Posted by hkarner - 12. April 2017

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The Insecurity of Inequality

Posted by hkarner - 12. April 2017

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Drivers of Declining Labor Share of Income

Posted by hkarner - 11. April 2017

Posted on by iMFdirect

By Mai Chi Dao, Mitali Das, Zsoka Koczan, and Weicheng Lian

After being largely stable in many countries for decades, the share of national income paid to workers has been falling since the 1980s. Chapter 3 of the April 2017 World Economic Outlook finds that this trend is driven by rapid progress in technology and global integration.

IMF.WEOChap3.Apr2017_chart1

Labor’s share of income declines when wages grow more slowly than productivity, or the amount of output per hour of work. The result is that a growing fraction of productivity gains has been going to capital. And since capital tends to be concentrated in the upper ends of the income distribution, falling labor income shares are likely to raise income inequality.IMF.WEOChap3.Apr2017_chart2.jpg

Trending down

In advanced economies, labor income shares began trending down in the 1980s. They reached their lowest level of the past half century just prior to the global financial crisis of 2008, and have not recovered materially since. Labor income shares now are almost 4 percentage points lower than they were in 1970.

Despite more limited data, labor shares have also declined in emerging market and developing economies since the early 1990s. This is especially the case for the larger economies in this group. In China, for example, despite impressive gains in poverty reduction over the past two decades, labor shares still fell by almost 3 percentage points.

Indeed, as growth remains subpar in many countries, an increasing recognition that the gains from growth have not been broadly shared has strengthened a backlash against economic integration and bolstered support in favor of inward-looking policies. This is especially the case in several advanced economies.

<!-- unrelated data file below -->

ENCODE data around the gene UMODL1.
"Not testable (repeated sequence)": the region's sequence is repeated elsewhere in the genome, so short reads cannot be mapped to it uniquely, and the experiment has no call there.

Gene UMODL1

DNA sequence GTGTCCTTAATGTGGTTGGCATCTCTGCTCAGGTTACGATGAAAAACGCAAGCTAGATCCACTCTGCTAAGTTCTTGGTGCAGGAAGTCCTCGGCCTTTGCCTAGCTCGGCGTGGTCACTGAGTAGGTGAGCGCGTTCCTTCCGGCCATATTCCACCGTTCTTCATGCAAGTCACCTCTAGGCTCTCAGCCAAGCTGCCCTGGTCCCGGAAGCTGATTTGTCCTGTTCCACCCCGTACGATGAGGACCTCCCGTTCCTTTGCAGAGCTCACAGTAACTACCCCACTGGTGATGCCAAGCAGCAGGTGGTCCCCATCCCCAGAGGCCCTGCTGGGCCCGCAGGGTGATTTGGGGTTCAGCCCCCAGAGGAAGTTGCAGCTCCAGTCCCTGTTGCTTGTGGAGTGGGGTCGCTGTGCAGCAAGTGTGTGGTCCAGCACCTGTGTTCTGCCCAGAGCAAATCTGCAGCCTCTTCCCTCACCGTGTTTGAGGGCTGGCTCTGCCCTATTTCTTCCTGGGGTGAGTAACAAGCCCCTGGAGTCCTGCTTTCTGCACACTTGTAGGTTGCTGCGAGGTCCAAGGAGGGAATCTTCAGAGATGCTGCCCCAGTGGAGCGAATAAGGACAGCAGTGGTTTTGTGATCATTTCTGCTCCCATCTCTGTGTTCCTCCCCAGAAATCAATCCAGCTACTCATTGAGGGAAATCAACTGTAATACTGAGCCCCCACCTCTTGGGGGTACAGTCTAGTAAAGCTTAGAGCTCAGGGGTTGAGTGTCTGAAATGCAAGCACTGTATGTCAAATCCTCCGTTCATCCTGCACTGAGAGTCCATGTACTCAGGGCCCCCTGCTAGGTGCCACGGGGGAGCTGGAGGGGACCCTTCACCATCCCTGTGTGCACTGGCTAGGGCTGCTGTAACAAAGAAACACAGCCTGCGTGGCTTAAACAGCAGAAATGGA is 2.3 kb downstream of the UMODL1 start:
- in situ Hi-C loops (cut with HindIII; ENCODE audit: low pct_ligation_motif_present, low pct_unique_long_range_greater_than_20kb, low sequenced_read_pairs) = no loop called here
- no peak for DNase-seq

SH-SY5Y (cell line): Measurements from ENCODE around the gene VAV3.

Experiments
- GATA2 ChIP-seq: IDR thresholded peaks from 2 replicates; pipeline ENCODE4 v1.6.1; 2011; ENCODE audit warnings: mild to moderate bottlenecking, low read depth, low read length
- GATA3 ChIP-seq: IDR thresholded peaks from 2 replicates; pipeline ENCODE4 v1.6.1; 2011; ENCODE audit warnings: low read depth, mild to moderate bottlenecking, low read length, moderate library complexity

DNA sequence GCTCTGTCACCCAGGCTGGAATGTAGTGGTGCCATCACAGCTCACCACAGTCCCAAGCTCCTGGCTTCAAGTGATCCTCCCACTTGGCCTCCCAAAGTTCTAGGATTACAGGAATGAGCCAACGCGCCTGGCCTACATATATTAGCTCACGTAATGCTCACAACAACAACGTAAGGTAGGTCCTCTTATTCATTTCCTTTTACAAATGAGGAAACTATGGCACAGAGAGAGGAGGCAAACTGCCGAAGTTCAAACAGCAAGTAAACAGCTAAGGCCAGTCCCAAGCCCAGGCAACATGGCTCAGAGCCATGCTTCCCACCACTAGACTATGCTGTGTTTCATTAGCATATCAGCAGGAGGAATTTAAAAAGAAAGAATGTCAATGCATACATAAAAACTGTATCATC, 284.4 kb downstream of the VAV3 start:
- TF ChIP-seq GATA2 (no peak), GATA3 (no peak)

Our study takes an in-depth look at the symptoms and drivers of this downward trend in labor share of income.

Technology: a key driver in advanced economies Den Rest des Beitrags lesen »

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RICH AMERICANS LIVE 15 YEARS LONGER THAN POOR

Posted by hkarner - 9. April 2017

Date: 08-04-2017
Source: NewsWeek

Wealth and health are intrinsically linked in the United States, with rich Americans living between 10 to 15 years longer than their poor counterparts, a study has found.

A series of five papers published in the medical journal The Lancet found that a widening income gap, structural racism and mass incarceration are fueling growing health inequalities.

“The USA is one of the richest countries in the world, but that reality means very little for most people because so much of that wealth is controlled by a tiny sliver of Americans,” U.S. Senator Bernie Sanders wrote in an article introducing the research.

Sanders called for reforms to the healthcare system, which he described as “the most expensive, bureaucratic, wasteful, and ineffective” in the world. Den Rest des Beitrags lesen »

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The new political divide, and a plan to close it

Posted by hkarner - 26. März 2017

Date: 23-03-2017
Source: The Economist

David Goodhart, a “post-liberal”, seeks to accommodate the decent elements of identity-based populism

The Road to Somewhere: The Populist Revolt and the Future of Politics. By David Goodhart. Hurst; 278 pages; $24.95 and £20.

WHY did Britain vote to leave the European Union? Why did America elect Donald Trump? Why are populists on the rise all over Europe? David Goodhart, founding editor of Prospect magazine and now a proud “post-liberal”, has found a culprit. Populism, he argues in his new book, is an understandable reaction to liberal overreach.

Focusing on Britain, he identifies a new divide in Western societies, pitting a dominant minority of people from “anywhere” against a majority from “somewhere”. The first group, says Mr Goodhart, holds “achieved” identities based on educational and professional success. Anywheres value social and geographical mobility. The second group is characterised by identities rooted in a place, and its members value family, authority and nationality.